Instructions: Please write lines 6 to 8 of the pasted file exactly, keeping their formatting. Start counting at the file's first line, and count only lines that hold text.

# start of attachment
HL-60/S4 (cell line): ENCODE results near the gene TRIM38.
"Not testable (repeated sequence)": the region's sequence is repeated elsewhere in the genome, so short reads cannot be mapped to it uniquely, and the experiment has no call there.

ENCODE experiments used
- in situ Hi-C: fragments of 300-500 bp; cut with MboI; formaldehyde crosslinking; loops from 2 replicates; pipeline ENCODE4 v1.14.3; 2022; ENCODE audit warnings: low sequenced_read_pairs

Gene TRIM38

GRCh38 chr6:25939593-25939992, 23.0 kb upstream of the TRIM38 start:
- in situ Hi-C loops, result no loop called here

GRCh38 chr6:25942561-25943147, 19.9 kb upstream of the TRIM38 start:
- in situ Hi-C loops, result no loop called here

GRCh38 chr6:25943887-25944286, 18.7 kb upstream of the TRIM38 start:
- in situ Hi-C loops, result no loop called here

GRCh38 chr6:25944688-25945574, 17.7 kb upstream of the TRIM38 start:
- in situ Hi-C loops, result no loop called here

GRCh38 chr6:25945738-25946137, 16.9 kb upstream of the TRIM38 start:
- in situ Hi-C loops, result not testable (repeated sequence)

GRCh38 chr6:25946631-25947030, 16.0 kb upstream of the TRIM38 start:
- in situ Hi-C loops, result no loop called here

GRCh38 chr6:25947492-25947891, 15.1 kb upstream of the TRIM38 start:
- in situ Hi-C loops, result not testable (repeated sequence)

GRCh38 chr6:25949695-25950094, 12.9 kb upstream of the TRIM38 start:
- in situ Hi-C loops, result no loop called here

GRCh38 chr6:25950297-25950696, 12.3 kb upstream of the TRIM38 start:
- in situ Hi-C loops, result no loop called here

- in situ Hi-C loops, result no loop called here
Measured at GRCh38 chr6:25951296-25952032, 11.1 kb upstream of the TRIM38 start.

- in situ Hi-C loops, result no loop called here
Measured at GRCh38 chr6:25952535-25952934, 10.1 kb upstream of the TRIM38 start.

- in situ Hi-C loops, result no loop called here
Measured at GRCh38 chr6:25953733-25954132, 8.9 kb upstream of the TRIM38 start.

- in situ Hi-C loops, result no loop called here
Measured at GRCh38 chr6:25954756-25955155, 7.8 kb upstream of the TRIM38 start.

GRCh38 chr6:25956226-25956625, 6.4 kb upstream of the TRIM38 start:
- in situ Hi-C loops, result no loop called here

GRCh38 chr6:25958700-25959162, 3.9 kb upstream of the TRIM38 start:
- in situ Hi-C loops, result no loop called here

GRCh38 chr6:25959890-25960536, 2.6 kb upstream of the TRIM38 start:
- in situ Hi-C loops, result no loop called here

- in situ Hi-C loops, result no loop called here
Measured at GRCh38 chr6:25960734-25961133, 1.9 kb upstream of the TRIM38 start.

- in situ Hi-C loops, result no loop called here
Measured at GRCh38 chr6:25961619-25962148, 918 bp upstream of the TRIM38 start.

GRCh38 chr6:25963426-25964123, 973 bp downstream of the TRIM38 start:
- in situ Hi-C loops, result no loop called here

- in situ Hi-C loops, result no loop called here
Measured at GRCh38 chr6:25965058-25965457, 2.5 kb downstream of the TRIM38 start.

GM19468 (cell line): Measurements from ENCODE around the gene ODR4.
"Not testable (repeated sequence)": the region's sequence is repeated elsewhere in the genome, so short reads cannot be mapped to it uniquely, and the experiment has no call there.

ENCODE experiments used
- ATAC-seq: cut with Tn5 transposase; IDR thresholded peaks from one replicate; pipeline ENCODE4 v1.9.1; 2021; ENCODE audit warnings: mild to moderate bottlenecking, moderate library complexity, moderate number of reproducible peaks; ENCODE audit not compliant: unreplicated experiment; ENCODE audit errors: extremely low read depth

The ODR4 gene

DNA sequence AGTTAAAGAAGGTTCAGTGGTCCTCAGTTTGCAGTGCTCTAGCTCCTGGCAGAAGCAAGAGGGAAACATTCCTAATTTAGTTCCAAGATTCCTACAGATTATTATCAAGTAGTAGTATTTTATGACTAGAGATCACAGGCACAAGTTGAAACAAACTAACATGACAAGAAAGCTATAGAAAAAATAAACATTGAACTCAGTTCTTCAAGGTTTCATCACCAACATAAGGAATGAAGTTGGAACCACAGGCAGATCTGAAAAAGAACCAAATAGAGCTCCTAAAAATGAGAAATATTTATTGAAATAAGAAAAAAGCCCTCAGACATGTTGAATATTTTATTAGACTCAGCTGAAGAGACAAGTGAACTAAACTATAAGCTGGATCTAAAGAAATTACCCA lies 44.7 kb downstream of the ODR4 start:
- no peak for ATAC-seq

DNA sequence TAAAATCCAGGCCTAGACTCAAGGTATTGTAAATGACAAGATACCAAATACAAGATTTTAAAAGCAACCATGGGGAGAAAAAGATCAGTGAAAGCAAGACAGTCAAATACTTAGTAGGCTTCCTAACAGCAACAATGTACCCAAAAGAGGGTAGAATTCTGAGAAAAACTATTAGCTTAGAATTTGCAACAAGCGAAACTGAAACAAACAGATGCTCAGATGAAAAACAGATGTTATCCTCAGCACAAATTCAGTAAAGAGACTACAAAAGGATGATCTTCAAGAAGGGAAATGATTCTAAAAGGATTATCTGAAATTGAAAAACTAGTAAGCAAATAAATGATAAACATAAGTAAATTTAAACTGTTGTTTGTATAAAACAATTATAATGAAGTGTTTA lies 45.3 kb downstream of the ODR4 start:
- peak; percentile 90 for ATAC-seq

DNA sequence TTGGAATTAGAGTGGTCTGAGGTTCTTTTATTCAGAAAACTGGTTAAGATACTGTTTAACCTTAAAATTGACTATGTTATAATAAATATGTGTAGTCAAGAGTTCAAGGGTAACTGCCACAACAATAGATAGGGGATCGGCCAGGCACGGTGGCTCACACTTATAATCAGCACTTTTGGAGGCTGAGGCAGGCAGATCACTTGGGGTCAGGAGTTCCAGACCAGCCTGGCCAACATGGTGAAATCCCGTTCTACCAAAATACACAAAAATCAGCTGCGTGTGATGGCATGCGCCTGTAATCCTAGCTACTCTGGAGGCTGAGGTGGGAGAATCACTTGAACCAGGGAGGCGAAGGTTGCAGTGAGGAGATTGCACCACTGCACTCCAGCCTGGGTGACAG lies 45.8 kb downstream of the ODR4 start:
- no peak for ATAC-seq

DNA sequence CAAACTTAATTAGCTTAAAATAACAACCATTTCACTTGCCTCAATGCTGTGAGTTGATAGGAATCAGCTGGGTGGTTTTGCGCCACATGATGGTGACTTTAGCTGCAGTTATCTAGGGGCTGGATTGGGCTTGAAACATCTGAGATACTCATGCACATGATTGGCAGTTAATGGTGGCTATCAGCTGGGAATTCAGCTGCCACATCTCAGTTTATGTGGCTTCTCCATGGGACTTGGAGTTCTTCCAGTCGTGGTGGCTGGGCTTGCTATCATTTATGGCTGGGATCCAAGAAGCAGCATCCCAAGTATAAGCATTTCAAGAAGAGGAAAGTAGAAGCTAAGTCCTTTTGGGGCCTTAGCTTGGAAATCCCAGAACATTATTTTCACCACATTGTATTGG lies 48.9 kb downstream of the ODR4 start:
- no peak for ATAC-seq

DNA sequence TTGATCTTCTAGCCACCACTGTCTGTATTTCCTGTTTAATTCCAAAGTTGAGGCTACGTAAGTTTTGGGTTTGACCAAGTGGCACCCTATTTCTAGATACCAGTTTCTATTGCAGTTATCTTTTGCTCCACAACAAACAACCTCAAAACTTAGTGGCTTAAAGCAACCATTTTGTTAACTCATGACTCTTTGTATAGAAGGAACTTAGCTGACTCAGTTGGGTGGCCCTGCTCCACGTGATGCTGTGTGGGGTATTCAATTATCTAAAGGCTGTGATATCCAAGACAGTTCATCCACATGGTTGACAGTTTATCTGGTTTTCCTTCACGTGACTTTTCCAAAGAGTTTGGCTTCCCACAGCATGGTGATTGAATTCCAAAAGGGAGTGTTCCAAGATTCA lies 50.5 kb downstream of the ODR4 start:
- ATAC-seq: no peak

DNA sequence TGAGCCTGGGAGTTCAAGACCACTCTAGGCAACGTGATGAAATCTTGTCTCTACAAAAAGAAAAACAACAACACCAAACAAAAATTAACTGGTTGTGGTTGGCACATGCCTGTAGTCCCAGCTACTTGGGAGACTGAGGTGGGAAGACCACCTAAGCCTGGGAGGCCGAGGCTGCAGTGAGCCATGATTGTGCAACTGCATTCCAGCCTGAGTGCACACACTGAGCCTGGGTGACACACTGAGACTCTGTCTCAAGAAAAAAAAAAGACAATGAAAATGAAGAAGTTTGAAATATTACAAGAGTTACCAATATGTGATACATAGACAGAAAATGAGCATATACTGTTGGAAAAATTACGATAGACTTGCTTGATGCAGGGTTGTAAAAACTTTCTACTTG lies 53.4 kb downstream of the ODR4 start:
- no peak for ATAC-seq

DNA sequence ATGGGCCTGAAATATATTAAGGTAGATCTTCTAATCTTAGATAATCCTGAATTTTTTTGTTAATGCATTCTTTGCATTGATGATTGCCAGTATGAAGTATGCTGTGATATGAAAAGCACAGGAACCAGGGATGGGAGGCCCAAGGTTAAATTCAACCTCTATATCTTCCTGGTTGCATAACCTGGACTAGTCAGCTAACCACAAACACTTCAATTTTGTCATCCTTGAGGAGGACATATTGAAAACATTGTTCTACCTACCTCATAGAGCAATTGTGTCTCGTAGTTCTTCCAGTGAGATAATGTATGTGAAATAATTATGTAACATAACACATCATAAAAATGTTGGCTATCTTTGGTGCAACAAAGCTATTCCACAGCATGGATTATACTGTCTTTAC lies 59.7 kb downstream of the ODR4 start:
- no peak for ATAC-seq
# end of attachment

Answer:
GRCh38 chr6:25939593-25939992, 23.0 kb upstream of the TRIM38 start:
- in situ Hi-C loops, result no loop called here

GRCh38 chr6:25942561-25943147, 19.9 kb upstream of the TRIM38 start: